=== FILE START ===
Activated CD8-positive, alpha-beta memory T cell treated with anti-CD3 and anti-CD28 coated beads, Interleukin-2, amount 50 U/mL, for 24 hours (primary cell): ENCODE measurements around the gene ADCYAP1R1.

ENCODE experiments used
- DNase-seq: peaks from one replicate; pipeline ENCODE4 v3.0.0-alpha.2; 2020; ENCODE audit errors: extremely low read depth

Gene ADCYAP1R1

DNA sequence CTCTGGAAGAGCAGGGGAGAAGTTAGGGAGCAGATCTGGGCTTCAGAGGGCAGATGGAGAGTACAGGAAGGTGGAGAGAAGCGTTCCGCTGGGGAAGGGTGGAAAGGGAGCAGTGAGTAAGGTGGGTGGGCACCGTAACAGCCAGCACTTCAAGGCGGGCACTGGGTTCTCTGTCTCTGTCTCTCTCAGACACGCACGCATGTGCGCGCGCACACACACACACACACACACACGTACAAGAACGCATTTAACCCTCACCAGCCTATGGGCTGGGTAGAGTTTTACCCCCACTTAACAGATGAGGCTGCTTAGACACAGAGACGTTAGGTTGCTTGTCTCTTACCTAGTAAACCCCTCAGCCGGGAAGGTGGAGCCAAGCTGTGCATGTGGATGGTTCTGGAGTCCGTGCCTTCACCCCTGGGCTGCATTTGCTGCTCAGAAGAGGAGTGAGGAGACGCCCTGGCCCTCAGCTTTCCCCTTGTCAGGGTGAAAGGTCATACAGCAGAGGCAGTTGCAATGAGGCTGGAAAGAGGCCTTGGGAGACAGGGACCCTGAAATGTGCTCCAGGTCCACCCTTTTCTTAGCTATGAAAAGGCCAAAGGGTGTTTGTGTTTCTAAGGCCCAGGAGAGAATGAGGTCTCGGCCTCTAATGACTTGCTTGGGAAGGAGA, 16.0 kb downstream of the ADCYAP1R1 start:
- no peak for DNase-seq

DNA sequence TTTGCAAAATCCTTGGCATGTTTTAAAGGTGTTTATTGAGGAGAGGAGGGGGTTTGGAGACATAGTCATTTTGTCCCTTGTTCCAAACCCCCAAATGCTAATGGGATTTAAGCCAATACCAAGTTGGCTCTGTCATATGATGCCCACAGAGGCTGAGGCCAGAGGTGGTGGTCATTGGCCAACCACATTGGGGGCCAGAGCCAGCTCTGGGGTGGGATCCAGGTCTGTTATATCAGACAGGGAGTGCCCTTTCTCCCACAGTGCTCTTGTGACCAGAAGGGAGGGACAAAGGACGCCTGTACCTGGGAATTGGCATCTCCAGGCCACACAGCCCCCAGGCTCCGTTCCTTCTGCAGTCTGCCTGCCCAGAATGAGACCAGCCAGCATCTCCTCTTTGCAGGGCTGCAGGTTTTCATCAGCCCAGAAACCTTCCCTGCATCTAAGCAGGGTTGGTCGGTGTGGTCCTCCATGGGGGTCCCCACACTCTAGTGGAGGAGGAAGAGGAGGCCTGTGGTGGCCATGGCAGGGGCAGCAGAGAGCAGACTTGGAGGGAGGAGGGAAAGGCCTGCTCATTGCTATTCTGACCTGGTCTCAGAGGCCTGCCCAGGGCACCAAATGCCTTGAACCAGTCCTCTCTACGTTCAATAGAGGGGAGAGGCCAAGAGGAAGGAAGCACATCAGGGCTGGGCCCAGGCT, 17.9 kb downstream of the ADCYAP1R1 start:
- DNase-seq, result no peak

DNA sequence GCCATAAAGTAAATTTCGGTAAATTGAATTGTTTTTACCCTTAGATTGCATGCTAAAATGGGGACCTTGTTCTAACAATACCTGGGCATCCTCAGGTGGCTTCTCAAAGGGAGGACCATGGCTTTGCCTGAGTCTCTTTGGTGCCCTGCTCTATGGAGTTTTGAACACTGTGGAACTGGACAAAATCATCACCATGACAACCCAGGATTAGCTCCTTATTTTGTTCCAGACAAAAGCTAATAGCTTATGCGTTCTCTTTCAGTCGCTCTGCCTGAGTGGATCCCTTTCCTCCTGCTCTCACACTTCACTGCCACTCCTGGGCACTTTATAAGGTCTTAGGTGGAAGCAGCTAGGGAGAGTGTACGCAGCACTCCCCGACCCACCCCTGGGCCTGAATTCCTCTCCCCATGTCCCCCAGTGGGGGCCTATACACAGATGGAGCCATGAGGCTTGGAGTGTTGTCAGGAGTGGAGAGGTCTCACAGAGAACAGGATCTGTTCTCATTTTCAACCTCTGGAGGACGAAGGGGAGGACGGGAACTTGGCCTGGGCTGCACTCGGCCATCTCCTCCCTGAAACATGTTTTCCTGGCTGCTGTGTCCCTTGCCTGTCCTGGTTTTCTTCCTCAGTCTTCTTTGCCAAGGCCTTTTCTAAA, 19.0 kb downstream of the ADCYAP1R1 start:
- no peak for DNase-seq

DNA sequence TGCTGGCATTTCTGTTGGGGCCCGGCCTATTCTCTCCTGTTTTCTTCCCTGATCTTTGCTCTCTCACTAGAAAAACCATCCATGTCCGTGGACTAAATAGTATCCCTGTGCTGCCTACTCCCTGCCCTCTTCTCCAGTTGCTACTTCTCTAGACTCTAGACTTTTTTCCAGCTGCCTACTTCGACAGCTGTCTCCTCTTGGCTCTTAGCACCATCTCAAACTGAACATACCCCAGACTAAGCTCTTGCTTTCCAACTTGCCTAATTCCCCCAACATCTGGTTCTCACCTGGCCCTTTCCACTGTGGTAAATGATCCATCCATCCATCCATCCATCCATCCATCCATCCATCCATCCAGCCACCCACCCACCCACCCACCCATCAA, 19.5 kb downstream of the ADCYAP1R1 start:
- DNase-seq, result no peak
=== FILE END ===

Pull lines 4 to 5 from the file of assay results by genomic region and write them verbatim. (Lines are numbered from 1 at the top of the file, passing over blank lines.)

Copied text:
Gene ADCYAP1R1

DNA sequence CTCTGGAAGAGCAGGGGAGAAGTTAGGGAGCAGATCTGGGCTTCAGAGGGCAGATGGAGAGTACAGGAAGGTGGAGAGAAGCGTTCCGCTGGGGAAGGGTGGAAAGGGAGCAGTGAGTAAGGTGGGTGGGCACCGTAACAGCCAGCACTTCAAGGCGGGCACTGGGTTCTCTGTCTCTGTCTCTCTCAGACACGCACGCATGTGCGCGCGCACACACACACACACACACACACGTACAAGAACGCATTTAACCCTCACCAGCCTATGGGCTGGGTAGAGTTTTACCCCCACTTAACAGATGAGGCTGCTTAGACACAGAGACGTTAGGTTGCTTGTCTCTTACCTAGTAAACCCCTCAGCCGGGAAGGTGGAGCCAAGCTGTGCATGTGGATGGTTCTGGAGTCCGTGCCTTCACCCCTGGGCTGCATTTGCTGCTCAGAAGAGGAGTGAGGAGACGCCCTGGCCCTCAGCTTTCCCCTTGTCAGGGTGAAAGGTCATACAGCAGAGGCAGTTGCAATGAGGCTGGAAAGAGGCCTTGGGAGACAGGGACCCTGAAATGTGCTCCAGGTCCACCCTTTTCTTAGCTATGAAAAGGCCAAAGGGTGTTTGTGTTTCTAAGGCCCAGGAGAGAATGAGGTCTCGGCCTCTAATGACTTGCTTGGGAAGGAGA, 16.0 kb downstream of the ADCYAP1R1 start: